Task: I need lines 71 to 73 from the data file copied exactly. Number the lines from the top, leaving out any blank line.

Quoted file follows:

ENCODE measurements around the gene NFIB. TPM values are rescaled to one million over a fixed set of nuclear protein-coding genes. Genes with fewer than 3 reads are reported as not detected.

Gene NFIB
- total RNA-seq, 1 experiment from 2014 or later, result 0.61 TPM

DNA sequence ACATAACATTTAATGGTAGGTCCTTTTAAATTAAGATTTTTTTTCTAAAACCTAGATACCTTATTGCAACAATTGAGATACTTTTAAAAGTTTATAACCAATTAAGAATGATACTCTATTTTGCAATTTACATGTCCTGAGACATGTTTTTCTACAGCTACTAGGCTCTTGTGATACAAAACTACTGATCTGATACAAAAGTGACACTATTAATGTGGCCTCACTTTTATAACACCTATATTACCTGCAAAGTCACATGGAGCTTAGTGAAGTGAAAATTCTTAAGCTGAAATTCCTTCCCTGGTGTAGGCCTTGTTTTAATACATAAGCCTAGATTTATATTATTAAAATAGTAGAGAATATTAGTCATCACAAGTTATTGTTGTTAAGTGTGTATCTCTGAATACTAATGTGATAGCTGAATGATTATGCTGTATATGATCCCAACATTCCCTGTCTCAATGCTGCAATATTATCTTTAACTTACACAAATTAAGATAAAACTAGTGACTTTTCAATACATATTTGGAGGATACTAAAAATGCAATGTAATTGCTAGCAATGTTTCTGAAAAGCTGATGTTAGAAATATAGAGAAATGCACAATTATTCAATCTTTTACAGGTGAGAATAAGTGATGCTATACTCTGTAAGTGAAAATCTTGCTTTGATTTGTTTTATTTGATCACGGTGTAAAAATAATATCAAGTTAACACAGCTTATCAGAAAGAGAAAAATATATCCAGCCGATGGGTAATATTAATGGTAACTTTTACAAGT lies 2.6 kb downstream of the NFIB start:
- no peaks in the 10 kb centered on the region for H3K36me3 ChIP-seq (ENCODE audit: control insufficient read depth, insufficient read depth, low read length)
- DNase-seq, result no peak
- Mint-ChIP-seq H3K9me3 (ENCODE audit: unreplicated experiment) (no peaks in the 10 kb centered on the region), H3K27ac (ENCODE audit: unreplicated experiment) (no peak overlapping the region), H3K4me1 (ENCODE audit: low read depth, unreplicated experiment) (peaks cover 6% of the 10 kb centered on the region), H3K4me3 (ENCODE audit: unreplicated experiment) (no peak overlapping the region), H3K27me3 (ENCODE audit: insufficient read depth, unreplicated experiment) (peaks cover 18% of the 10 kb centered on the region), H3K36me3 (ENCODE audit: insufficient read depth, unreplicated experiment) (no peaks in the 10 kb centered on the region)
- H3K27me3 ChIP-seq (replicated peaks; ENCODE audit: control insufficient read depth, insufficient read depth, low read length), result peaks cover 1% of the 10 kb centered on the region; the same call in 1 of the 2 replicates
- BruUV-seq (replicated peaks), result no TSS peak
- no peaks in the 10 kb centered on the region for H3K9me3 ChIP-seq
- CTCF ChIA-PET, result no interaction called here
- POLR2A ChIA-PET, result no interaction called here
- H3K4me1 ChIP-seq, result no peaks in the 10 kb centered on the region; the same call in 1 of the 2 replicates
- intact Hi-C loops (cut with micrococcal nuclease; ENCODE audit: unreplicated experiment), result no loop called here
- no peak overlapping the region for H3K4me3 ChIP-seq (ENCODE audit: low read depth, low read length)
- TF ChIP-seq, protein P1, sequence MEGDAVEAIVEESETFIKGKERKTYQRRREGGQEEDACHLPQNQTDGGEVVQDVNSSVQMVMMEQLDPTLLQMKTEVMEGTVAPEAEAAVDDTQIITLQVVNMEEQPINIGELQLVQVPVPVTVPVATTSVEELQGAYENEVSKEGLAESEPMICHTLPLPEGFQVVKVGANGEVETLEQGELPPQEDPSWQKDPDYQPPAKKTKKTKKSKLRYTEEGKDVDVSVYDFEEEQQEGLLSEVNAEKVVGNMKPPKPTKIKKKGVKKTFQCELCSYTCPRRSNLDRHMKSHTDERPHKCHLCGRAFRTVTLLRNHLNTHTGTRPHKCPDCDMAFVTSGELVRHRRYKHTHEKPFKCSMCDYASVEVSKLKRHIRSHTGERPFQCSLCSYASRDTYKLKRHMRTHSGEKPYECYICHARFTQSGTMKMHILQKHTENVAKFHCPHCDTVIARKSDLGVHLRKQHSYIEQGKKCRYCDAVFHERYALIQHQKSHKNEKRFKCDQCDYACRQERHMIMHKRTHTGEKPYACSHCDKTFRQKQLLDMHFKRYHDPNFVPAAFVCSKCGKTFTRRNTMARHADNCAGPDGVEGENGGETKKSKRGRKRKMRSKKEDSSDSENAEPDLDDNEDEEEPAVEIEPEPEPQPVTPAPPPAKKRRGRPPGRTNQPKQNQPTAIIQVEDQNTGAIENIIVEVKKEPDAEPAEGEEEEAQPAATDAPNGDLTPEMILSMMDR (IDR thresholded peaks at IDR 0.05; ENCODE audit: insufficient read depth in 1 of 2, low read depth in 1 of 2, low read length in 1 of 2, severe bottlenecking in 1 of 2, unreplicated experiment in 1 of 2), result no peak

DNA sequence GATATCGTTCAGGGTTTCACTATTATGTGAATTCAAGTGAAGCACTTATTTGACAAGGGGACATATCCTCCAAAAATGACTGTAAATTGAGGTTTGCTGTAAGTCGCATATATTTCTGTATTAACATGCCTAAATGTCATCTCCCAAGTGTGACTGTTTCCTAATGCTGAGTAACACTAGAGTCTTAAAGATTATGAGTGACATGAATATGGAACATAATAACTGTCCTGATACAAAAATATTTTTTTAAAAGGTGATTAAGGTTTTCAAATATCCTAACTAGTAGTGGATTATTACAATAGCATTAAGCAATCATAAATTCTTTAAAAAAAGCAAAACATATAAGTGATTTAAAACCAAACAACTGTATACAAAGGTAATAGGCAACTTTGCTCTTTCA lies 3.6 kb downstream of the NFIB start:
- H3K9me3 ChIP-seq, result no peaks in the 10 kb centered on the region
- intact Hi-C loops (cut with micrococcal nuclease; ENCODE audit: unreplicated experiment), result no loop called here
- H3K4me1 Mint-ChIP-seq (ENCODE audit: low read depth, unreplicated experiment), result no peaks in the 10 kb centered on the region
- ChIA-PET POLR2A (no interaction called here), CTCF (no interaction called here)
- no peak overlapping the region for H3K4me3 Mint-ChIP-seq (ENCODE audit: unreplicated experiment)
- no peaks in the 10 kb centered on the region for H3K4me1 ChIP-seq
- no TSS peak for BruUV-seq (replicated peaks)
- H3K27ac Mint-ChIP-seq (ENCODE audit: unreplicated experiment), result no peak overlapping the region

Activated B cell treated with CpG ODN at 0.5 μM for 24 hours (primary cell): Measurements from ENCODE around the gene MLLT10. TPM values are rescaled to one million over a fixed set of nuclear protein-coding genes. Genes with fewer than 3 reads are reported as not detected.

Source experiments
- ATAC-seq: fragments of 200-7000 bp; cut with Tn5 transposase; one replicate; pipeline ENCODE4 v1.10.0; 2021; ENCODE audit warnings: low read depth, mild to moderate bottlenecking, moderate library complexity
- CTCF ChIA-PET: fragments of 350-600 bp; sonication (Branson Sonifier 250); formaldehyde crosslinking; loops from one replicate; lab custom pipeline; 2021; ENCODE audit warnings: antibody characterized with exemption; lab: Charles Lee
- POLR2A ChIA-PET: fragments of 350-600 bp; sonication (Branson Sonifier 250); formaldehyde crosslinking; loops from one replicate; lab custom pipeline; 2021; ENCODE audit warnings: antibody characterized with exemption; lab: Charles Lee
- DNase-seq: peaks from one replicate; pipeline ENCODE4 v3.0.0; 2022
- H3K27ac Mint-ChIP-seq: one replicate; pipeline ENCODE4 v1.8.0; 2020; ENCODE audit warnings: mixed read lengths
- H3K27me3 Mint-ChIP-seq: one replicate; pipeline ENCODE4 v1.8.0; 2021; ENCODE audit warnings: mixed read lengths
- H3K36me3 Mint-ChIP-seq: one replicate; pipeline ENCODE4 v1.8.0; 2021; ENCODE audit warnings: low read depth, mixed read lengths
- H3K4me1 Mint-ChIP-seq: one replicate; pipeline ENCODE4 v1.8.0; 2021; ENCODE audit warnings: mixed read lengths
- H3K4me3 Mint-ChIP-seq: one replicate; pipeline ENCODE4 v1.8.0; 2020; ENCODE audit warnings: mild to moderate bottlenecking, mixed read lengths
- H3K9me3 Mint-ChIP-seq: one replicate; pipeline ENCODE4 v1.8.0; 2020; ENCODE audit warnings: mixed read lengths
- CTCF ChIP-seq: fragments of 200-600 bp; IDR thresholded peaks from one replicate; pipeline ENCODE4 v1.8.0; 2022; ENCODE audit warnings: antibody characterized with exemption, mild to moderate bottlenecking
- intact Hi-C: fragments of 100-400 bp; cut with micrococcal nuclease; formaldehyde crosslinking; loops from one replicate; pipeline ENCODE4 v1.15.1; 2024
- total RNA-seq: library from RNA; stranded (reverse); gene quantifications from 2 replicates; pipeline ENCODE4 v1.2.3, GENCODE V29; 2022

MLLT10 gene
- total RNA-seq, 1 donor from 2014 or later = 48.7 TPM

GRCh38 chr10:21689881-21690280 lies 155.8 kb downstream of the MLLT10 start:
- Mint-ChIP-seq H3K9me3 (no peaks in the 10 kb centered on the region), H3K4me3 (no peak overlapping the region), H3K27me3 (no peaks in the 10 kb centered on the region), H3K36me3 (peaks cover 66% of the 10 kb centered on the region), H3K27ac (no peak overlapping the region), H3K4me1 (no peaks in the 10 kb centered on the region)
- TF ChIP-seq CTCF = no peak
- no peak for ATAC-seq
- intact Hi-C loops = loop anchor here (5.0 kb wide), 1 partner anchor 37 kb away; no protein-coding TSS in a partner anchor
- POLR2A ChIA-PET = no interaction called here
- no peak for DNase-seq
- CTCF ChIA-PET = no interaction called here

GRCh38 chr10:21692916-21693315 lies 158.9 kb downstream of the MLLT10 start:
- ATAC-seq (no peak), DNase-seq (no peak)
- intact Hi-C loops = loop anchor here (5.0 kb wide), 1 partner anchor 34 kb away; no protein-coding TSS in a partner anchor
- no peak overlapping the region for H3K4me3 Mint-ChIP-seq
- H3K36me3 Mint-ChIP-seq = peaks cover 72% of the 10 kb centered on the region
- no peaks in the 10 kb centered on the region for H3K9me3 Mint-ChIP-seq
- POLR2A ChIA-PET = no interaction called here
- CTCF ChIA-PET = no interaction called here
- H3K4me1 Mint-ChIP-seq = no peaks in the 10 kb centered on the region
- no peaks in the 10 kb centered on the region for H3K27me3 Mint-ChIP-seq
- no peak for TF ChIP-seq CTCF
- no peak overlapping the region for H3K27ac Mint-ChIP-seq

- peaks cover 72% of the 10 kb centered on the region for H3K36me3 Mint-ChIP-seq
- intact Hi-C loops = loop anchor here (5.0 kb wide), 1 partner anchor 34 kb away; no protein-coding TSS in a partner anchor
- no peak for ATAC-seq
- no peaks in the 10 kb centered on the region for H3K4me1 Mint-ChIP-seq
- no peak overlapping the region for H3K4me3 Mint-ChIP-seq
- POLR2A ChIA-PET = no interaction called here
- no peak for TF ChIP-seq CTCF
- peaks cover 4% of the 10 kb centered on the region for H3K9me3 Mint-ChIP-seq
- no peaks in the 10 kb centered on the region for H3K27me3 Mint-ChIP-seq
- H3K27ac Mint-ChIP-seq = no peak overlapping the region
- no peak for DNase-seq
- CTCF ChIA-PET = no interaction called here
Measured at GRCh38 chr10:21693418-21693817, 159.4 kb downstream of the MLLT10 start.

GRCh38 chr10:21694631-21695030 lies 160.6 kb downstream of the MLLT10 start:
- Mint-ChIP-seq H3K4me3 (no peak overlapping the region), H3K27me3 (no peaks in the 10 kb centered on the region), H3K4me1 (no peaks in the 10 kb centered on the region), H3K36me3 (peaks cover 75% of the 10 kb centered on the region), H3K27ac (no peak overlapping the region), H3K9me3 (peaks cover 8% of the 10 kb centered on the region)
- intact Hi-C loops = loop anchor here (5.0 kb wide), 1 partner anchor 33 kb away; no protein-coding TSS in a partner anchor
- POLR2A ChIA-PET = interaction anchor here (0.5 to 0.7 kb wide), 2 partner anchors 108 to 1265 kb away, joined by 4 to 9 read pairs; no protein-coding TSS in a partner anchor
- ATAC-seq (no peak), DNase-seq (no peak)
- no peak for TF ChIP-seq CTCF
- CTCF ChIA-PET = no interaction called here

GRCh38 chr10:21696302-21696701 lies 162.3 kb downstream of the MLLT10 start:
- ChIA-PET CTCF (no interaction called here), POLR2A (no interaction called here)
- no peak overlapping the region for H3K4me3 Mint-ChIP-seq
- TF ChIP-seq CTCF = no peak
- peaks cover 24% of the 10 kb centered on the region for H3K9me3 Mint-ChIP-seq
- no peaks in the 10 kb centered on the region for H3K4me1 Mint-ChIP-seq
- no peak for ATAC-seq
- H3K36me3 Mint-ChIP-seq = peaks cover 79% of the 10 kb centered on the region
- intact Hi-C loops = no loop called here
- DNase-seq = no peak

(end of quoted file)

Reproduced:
- no peaks in the 10 kb centered on the region for H3K27me3 Mint-ChIP-seq
- H3K27ac Mint-ChIP-seq = no peak overlapping the region
- no peak for DNase-seq